We began our look at the New York Yankees’ fifth starter candidates yesterday by starting with the odds-on favorite to win the job, Michael Pineda. While he has the most upside of any of the others competing for the job, he has missed each of the past two seasons while recovering from shoulder surgery. That has opened the door for lesser-known, less proven pitchers to compete with Pineda for the fifth starter job with the Yankees heading into the 2014 season. The next candidate we will preview today, is most likely next in line to get the job if Pineda falters this spring. Of course we are talking about David Phelps.
The former Notre Dame product was a 14th round selection by the Yankees in the 2008 draft. Phelps has enjoyed a successful minor league career while working his way through the Yankees farm system, being selected for the Eastern League All-Star Game in 2010, and also being named the Yankees Minor League Pitcher of the Year as well. During spring training of 2012, Phelps was good enough to impress Joe Girardi, and was added to the big league roster to start the season.
During his initial campaign, Phelps served as a right-handed reliever, and appeared in 22 games. After Freddy Garcia continued to struggle in the starting rotation, Phelps received his opportunity. By the end of 2012, he had pitched 99 2/3 innings, posting a 4-4 record with an impressive 3.34 ERA. He was moved back to the bullpen when the Yankees promoted Andy Pettitte back to the big leagues. While he struck out less than one hitter per inning (96 total), he walked only 38 batters. The long ball did get the best of Phelps, as he gave up 14 gopher balls during his rookie season in the Bronx.
In 2013, Phelps once again split time between the bullpen and the starting rotation, finishing with a 6-5 record, but his ERA ballooned to a paltry 4.98. He spent the first and last months of the season in the bullpen, with the worst of it coming on June 29th against the Baltimore Orioles at Camden Yards, where he lasted just 2 1/3 innings, while giving up 9 earned runs. One more mediocre start and earning a victory against the Twins concluded Phelps 2013 audition for the starting rotation. He was placed on the disabled list in early July with a forearm strain, and was later moved to the 60-day disabled list when his arm didn’t heal as quickly as the team had hoped. He returned to the team in September.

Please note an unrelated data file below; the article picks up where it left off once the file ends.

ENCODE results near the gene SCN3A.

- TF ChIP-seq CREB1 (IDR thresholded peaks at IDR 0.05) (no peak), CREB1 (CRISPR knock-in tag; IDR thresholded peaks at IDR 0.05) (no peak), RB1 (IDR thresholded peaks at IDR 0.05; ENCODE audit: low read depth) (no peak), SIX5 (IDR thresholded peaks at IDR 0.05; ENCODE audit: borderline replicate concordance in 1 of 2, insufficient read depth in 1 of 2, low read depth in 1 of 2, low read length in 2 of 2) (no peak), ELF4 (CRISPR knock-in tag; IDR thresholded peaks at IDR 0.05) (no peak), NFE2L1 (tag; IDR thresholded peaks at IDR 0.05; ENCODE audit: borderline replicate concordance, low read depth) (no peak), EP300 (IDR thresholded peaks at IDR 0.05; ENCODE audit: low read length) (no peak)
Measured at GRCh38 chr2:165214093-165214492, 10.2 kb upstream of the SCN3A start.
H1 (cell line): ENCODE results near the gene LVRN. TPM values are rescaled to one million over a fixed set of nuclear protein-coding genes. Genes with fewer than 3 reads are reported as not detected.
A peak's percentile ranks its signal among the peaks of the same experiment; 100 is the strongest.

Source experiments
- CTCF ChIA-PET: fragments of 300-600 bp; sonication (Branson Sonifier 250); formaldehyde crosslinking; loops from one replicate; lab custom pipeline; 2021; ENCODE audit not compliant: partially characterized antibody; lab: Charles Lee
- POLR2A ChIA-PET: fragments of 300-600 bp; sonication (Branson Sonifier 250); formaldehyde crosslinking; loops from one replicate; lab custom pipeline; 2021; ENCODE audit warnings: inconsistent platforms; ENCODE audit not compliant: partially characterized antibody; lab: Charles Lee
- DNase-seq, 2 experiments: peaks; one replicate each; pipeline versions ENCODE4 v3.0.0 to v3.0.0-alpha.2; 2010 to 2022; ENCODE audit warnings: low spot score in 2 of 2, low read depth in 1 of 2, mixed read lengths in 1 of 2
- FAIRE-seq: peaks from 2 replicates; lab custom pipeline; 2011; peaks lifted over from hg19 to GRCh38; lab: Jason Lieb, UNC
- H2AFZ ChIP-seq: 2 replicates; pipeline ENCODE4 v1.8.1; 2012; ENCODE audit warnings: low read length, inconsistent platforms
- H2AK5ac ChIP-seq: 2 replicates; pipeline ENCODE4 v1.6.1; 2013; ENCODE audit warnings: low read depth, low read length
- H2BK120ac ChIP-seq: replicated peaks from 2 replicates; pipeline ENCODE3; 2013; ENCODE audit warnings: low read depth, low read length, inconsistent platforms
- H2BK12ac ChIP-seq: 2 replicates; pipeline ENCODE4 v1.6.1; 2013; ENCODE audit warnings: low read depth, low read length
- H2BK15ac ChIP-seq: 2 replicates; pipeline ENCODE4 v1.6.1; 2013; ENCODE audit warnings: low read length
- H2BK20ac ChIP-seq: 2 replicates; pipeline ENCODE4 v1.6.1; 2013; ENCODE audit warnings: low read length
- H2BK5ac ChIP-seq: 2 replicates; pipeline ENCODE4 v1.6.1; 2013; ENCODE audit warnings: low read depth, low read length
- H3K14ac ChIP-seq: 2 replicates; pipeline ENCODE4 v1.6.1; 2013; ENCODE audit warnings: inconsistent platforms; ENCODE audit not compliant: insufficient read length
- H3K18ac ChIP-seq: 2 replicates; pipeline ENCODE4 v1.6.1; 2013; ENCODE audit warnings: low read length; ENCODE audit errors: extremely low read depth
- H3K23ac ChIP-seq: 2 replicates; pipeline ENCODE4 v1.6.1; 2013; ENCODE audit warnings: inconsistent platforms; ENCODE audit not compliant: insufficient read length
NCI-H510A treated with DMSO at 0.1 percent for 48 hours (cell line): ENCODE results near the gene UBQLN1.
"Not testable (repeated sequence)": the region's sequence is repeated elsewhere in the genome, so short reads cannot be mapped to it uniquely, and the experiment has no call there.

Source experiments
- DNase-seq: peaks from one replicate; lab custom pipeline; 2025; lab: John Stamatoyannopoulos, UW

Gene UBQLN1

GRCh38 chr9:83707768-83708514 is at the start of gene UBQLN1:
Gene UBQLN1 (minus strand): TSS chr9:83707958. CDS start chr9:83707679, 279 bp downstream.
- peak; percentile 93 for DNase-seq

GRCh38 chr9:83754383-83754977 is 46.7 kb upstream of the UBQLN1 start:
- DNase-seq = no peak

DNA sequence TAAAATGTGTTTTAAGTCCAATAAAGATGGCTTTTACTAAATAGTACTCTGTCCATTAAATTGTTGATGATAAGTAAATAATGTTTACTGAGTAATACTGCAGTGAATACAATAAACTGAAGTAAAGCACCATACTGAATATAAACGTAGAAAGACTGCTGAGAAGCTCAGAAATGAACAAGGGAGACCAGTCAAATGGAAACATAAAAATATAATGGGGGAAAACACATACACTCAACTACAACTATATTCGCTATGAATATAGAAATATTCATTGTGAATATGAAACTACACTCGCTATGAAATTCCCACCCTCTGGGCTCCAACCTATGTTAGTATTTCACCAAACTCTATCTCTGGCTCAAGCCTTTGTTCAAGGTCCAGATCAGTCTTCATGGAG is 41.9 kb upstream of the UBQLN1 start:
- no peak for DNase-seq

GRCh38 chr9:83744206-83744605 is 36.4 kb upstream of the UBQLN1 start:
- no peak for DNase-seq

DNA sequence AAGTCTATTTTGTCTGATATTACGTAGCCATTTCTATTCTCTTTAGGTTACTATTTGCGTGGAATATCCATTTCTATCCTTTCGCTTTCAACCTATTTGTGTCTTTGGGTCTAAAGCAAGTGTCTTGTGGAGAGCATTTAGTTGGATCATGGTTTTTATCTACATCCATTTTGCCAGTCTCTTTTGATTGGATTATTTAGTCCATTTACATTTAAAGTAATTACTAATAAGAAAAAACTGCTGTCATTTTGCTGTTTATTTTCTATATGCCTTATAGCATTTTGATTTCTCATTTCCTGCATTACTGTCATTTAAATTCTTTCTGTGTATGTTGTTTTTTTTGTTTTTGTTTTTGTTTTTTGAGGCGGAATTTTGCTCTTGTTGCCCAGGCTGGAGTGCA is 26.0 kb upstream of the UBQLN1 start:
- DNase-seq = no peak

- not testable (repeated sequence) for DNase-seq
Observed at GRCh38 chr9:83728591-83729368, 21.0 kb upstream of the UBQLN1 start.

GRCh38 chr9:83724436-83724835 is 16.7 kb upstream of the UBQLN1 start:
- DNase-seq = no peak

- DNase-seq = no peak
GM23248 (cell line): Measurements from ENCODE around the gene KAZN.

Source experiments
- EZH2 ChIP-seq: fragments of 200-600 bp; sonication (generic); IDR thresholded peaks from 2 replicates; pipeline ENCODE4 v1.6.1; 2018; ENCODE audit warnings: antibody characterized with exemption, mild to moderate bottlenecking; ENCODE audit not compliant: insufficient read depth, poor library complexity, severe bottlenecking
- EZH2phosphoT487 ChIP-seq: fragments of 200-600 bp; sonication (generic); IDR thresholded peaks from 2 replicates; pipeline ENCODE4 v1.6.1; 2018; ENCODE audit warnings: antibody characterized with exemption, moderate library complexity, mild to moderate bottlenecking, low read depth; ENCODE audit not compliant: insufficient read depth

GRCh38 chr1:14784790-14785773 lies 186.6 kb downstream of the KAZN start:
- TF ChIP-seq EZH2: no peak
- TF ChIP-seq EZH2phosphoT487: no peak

So what exactly does David Phelps bring to the table that makes him a viable candidate to be the Yankees’ fifth starter in 2014? He’s got five pitches to his repertoire, including a four-seam fastball in the 90-92 mph range, a two-seam fastball between 88-91 mph, a cutter, a curveball and a change, which he prefers to use to get left-handed hitters out. His out pitch against right-handed hitters is his cutter. At 6’2″, and 200 lbs., he’s not an imposing presence on the mound, but his versatility between the bullpen and starting rotation make him a valuable member of the Yankees’ pitching staff.
For Phelps to win the fifth starter job outright from his fellow competitors, he’s going to have to show Joe Girardi that he can pitch out of trouble, and avoid giving up the home run ball. While his number of 14 in 2012 went down to 9 in 2013, his ERA skyrocketed with inconsistent performances throughout the season. Phelps would have a handful of good starts, then a couple of stinkers. The inconsistency makes sense given his career record that is a single game over the .500 mark, and an ERA just over 4. Phelps will also have to find a way to record outs without relying on striking hitters out, since he is a pitch to contact hurler.
If Phelps cannot win the fifth spot in the rotation out of spring training, his future on the Yankees’ big league roster is also uncertain. The team could move him back to the bullpen to serve as the long man, or they might feel that he can continue honing his craft as a starting pitcher, and option him back to Triple-A Scranton-Wilkes Barre. Phelps has a battle ahead of him, competing against the aforementioned Pineda, along with lefty Vidal Nuno and Adam Warren. Any one of these pitchers could have the spring of their lives, and with any hiccups or stumbles from Phelps, most likely concedes the fifth starter rotation slot to someone else.
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